At age 14 he became the youngest person on earth to create a nuclear fusion reactor. His purpose was to build a fusion reactor small enough, cheap enough and safe enough to produce cancer-fighting medical isotopes as needed, in every hospital in the world.
He has competed in numerous international science fairs, winning more than $100,000.
A rational society would know what to do with a kid like Taylor Wilson, especially now that America’s technical leadership is slipping and scientific talent increasingly has to be imported. But by the time Taylor was 12, both he and his brother, Joey, who is three years younger and gifted in mathematics, had moved far beyond their school’s (and parents’) ability to meaningfully teach them. Both boys were spending most of their school days on autopilot, their minds wandering away from course work they’d long outgrown.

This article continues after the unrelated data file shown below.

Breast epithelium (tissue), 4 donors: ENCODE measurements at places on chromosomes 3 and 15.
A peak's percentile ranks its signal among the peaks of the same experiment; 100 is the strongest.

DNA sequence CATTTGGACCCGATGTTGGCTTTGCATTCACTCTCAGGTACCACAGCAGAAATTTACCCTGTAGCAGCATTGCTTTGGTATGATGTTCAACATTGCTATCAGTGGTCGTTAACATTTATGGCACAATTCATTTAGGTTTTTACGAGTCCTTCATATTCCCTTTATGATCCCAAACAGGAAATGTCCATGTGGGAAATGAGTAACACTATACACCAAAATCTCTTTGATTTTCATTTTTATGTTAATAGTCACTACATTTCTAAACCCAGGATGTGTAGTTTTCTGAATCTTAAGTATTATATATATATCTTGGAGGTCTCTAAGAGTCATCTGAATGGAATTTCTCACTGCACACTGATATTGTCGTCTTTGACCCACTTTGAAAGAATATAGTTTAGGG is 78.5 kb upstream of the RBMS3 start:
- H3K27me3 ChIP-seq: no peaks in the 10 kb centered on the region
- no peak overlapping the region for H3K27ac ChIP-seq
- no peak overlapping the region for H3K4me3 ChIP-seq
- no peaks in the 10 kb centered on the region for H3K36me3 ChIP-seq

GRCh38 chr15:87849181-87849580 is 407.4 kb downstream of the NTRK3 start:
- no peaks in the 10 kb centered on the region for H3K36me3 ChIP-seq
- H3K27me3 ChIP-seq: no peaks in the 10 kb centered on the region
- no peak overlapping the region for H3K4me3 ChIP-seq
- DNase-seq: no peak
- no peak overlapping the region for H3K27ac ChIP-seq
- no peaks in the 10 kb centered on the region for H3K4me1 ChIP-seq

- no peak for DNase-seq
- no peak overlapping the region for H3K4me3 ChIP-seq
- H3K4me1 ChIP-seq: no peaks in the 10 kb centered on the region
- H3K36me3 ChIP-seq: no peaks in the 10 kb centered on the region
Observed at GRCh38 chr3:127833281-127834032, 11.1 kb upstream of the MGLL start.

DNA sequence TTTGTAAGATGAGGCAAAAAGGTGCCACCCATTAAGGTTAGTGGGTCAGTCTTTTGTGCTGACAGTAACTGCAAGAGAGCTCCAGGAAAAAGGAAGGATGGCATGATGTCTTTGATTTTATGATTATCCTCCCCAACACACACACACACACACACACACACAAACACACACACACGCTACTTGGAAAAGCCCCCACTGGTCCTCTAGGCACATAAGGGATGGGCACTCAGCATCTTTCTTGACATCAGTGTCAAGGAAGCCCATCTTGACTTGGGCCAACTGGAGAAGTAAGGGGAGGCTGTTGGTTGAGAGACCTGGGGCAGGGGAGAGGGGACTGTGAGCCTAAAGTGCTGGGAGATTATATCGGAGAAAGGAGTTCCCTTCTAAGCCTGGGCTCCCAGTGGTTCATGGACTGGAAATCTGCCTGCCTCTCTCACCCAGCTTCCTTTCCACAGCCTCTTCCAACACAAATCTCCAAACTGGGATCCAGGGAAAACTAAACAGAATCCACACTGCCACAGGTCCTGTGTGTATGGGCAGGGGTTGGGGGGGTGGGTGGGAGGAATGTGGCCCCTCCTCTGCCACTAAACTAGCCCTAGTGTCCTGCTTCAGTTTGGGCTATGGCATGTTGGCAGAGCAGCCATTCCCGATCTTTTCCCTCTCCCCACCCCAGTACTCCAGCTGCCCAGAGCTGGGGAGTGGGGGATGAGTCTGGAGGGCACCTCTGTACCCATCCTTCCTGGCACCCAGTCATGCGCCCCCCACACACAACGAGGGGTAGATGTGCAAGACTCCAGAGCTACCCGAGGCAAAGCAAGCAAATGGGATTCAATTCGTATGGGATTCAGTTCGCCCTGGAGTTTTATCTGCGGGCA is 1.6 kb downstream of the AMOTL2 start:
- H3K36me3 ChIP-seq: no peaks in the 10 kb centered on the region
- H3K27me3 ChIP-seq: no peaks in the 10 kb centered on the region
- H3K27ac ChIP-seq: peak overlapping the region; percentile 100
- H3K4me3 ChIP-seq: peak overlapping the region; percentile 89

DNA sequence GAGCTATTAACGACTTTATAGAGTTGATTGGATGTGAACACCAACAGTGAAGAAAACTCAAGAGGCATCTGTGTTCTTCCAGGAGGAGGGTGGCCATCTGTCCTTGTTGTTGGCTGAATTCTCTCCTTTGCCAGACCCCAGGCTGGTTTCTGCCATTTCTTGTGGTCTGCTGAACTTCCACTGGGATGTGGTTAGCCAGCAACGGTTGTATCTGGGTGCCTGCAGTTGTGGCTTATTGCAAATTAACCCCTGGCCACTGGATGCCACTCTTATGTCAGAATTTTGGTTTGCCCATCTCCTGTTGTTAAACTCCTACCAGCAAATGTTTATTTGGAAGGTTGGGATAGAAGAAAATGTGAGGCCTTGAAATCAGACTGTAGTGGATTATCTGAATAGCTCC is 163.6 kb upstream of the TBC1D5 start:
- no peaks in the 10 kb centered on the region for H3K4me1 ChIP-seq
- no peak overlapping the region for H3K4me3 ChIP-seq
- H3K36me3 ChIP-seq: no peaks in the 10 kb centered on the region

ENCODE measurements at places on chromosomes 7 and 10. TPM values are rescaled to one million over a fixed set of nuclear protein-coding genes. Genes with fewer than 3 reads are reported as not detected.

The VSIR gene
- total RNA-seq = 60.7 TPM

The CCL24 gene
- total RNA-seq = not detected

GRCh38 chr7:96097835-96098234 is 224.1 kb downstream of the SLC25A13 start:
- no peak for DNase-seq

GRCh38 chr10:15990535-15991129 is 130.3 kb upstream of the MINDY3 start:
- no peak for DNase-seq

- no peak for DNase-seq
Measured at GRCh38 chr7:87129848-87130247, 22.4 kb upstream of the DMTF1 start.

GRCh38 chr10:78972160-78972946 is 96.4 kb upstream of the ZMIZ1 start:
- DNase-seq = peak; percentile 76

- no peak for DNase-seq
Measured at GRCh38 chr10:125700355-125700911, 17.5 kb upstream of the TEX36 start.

Fortunately, his parents discovered the Davidson Academy, “a subsidized public school for the nation’s smartest and most motivated students, those who score in the top 99.9th percentile on standardized tests.”
At age 13, Taylor sat in upper-division (university) nuclear physics classes. He learned bits of “nuclear and plasma physics, chemistry, radiation metrology and electrical engineering” to design his reactor. Shortly after his 14th birthday, he became the 32nd person in the world to create a nuclear fusion reaction.
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